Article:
Every two to three weeks, post a discussion. It could be:
- A question that you have for the group members, either tactical or strategic. This could be as specific as, “What provider do you use for your business healthcare coverage and why?” or as general as, “Which type of metrics do you think it’s important to put in your business plan for the next year?”
- An article that is relevant to the interests of the group. If you find a great article through LinkedIn Pulse or somewhere else on the internet, share it! You can add a short introduction to indicate why you think it’s important information. The goal is to spark a conversation based on the topic.
- An announcement about an event or service that is relevant to the group. Don’t be overly self-promotional! Most group moderators will block content that is too much of a “commercial”, or they’ll put it in the promotions section which gets much less visibility. But, for example, if there is an industry training or other event that you know about, this is a great place to share the news.
9. Engage with Other Members
As you engage in the group, you will find other LinkedIn members that are good connections for you. They might be a peer who has a similar approach to you, or a potential client you can help. Or maybe you find that someone shares interesting information and insights and you’d like to have them in your network. If you see that there is a good reason to connect, there’s nothing wrong with reaching out. When you share group membership with another LinkedIn member, you can send them a message directly through the internal messaging system.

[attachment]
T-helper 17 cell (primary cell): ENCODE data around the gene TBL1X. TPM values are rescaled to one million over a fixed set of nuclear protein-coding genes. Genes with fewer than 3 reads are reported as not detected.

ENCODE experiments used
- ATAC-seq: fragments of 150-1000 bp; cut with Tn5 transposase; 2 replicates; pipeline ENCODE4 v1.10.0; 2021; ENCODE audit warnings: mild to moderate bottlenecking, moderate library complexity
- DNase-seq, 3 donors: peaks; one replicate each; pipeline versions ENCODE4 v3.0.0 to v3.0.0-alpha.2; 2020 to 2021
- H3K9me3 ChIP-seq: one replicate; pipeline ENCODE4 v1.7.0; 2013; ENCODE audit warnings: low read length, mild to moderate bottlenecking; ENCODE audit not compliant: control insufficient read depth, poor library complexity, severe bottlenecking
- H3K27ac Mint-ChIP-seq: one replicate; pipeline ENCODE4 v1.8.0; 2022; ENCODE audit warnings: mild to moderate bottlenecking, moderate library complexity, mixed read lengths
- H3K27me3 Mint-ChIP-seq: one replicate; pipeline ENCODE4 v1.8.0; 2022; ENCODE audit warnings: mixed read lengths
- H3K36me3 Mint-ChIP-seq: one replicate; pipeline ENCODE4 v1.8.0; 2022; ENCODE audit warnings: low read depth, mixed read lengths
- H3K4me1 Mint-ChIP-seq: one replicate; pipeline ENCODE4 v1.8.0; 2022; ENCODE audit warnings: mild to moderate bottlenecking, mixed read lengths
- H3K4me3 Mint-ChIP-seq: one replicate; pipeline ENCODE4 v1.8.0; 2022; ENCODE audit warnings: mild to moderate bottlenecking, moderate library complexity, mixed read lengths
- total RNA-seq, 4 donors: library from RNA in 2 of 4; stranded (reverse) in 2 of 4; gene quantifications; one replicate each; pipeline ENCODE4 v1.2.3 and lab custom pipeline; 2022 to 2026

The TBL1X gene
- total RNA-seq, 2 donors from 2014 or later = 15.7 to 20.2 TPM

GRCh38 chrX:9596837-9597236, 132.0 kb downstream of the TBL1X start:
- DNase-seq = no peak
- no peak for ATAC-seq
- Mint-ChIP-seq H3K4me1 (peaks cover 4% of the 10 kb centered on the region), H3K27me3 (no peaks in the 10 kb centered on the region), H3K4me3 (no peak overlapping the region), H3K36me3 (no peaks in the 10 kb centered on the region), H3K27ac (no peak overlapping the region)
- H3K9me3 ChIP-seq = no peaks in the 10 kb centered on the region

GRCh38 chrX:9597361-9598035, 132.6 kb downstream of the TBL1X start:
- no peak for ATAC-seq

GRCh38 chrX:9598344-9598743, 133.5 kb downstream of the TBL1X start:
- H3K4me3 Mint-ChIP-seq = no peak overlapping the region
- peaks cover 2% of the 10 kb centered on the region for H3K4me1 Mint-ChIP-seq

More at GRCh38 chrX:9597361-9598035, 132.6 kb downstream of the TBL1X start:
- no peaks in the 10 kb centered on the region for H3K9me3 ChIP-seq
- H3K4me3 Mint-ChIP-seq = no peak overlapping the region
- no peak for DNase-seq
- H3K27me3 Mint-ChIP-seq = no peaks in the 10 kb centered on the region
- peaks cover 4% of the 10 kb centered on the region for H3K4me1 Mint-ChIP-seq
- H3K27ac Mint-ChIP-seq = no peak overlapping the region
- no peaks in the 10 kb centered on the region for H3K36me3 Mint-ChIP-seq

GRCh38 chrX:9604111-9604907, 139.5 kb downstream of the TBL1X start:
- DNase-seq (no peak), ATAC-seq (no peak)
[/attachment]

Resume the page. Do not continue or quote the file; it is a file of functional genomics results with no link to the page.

This is where your Groups strategy pays off, so don’t take any shortcuts. If you want to reach out to someone, be sure to customize the invitation and share the reason why they should want to connect with you. That way instead of looking like spam in their inbox, you’ll look like someone that they want to connect and do business with. Once they are in your personal network, you’ll have more opportunities to interact with them over time as you share content and get their updates in your newsfeed.
10. Rinse and Repeat
Now you are participating in LinkedIn Groups! After the work of getting everything set up, a simple system will help you get the most out of your activity with the least amount of time spent. It helps to have a set time to visit your Groups, once a week is usually fine. Put a reminder in your calendar to check in on a weekly basis. Then you can go to all of your Groups at once, read through the discussions, comment and like where appropriate, and post your own content when relevant. For a 10-20 minute investment on a weekly basis, you can leverage your membership to find new information, resources, and opportunities.
By leveraging LinkedIn Groups, you have the opportunity to make stronger relationships with your existing network, and more importantly, it’s a valuable source of new connections. Invest the time and energy up front and you will see the return over and over in the future.